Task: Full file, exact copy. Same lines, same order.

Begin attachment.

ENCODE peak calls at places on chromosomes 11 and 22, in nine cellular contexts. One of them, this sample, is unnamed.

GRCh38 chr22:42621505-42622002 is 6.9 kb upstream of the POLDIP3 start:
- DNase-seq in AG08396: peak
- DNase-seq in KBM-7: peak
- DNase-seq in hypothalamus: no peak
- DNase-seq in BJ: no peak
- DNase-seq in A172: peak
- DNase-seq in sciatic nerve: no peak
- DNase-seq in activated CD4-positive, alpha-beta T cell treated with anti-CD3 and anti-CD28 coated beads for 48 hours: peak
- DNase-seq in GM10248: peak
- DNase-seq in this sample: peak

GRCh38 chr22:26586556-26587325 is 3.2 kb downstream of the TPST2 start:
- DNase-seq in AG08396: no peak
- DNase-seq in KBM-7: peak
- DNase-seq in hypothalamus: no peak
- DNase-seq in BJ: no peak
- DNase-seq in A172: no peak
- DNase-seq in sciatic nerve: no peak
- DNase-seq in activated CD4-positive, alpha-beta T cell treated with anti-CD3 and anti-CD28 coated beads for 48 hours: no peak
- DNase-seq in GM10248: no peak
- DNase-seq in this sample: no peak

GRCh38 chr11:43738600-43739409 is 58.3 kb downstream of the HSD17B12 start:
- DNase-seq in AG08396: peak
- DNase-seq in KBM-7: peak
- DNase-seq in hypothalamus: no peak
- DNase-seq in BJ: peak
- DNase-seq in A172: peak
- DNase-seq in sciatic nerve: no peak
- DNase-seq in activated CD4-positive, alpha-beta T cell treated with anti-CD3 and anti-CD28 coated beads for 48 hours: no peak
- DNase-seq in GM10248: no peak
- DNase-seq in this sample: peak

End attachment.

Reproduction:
ENCODE peak calls at places on chromosomes 11 and 22, in nine cellular contexts. One of them, this sample, is unnamed.

GRCh38 chr22:42621505-42622002 is 6.9 kb upstream of the POLDIP3 start:
- DNase-seq in AG08396: peak
- DNase-seq in KBM-7: peak
- DNase-seq in hypothalamus: no peak
- DNase-seq in BJ: no peak
- DNase-seq in A172: peak
- DNase-seq in sciatic nerve: no peak
- DNase-seq in activated CD4-positive, alpha-beta T cell treated with anti-CD3 and anti-CD28 coated beads for 48 hours: peak
- DNase-seq in GM10248: peak
- DNase-seq in this sample: peak

GRCh38 chr22:26586556-26587325 is 3.2 kb downstream of the TPST2 start:
- DNase-seq in AG08396: no peak
- DNase-seq in KBM-7: peak
- DNase-seq in hypothalamus: no peak
- DNase-seq in BJ: no peak
- DNase-seq in A172: no peak
- DNase-seq in sciatic nerve: no peak
- DNase-seq in activated CD4-positive, alpha-beta T cell treated with anti-CD3 and anti-CD28 coated beads for 48 hours: no peak
- DNase-seq in GM10248: no peak
- DNase-seq in this sample: no peak

GRCh38 chr11:43738600-43739409 is 58.3 kb downstream of the HSD17B12 start:
- DNase-seq in AG08396: peak
- DNase-seq in KBM-7: peak
- DNase-seq in hypothalamus: no peak
- DNase-seq in BJ: peak
- DNase-seq in A172: peak
- DNase-seq in sciatic nerve: no peak
- DNase-seq in activated CD4-positive, alpha-beta T cell treated with anti-CD3 and anti-CD28 coated beads for 48 hours: no peak
- DNase-seq in GM10248: no peak
- DNase-seq in this sample: peak